- State the mission: This is not a detective mystery; the Committee can't spend a bunch of
time building suspense, only to drop the bombshell at the very end. No, the Committee needs to start with the
conclusion of its long investigation by saying: "Donald Trump tried to steal an election he lost and end American
democracy. All of the hearings will be to show the evidence we found to support this conclusion."
- Establish Trump's role: The hearings need to establish that Trump was not an innocent
bystander who watched a bunch of zealots riot on TV. Rather, he was a central player, carefully setting up back-up
slates of electors and refusing to use the Capitol police and the National Guard to block the rioters early in the day.
He also took many other actions in an attempt to corrupt the election, like calling Georgia Secretary of State Brad
Raffensperger and asking him to "find" 11,780 votes. The Committee needs to make it clear that Trump wanted the
coup attempt to succeed and took many, many concrete steps to try to have it succeed.
- Who else helped?: It wasn't just Trump. Many officials helped Trump. This includes
senators and representatives who voted to reject some of the electoral votes. Name names. Also name people who defended
democracy, including Raffensperger, Gov. Brian Kemp (R-GA), and Mike Pence. Make it clear who was pro-democracy and who was pro-coup.
Show that this is not Democrats vs. Republicans but people for democracy and people against democracy.
- Come to a conclusion: The Committee, unlike Mueller, needs to come to a clear and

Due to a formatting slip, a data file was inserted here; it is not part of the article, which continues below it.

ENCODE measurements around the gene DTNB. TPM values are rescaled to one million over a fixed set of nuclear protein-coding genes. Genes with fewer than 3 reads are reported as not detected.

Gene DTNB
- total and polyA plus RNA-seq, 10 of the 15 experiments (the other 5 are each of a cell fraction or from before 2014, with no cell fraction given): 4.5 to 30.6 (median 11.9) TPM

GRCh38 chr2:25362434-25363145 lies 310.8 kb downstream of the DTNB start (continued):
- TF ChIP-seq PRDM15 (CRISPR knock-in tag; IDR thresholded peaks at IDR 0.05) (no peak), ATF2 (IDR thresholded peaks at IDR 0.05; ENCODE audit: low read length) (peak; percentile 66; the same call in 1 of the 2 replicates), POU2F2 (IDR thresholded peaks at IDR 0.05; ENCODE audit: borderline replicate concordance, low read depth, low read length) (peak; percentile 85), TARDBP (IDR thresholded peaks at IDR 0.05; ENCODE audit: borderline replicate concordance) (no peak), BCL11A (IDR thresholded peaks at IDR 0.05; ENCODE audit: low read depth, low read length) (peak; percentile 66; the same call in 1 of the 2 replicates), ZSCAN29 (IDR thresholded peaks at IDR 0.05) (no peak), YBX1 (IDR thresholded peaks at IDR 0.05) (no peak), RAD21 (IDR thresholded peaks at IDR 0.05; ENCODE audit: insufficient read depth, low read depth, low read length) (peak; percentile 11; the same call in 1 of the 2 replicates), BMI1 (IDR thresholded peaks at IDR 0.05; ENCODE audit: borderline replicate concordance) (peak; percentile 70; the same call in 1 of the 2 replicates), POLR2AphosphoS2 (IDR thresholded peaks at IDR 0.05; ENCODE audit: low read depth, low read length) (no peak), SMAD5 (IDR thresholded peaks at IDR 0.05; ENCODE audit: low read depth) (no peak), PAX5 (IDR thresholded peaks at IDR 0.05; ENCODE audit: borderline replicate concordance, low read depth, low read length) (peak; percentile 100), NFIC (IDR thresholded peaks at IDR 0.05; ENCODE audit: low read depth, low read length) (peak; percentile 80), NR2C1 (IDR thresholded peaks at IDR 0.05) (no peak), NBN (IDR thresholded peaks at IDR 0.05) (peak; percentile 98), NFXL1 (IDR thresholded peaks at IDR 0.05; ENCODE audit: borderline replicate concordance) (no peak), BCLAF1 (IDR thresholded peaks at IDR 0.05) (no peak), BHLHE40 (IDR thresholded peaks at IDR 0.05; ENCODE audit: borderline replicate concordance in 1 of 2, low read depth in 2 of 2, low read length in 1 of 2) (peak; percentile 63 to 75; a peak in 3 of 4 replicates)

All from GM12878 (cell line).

unambiguous conclusion. For example, "Donald Trump is a criminal who tried to overturn a free and fair election he lost
and needs to be indicted, tried, convicted, and imprisoned for this. Otherwise other politicians are going to try this
in the future." If trying to overturn an election gets you a couple decades' free vacation in Club Fed, the animus to
repeat this playbook in the future will likely be reduced.
Rubin points out that there are two audiences: the general public and the Dept. of Justice. Both need to be kept in mind. For the public, convincing a large majority that "he did it" is enough. The legal details are not important. To get the Dept. of Justice off its rear end requires showing that Trump violated specific statutes and thus committed federal felonies. Merely showing that he is a sore loser isn't enough. The Committee needs to kept both audiences in mind. (V)
Yesterday we presented the results of some key elections. Here are some takeaways from various media outlets:The New York Times
- Californians want law and order
- GOP voters don't like Republicans who voted for a bipartisan commission to investigate the coup attempt
- In New Jersey, it's all about name recognition
- Trumpy far-right candidates didn't do so well
- Ethics matter (see: Palazzo, Steven and Zinke, Ryan)
- If you don't win on your first attempt at office, try again next time
- Even voters in blue cities are worried about crime
- Is support for the ill-fated bipartisan Jan. 6 commission suddenly an issue for Republican voters?
- Incumbents had trouble in multiple states
- Mixed verdict on Trump's power as a kingmaker
- Medicaid expansion is popular even in poor red states like South Dakota
- A dynasty begins in New Jersey
- Republicans who crossed Trump were not hurt by their apostasy
- Democrats have a turnout problem—even in blue California
- Liberal prosecutors got brushed back
- Kristi Noem's refusal to back the right-wing legislature didn't hurt her
- Ratf**king is alive and well in California
- Caruso blew it in L.A. by not getting to 50% and winning outright
- Progressive prosecutors are in trouble in a time of rising crime
- Republican incumbents survived challenges from the right
- However, Rep. Palazzo (R-MS), will have to face a runoff due to an intraparty challenge
- Nobody got 50% so the L.A. mayor's race will go to a runoff in November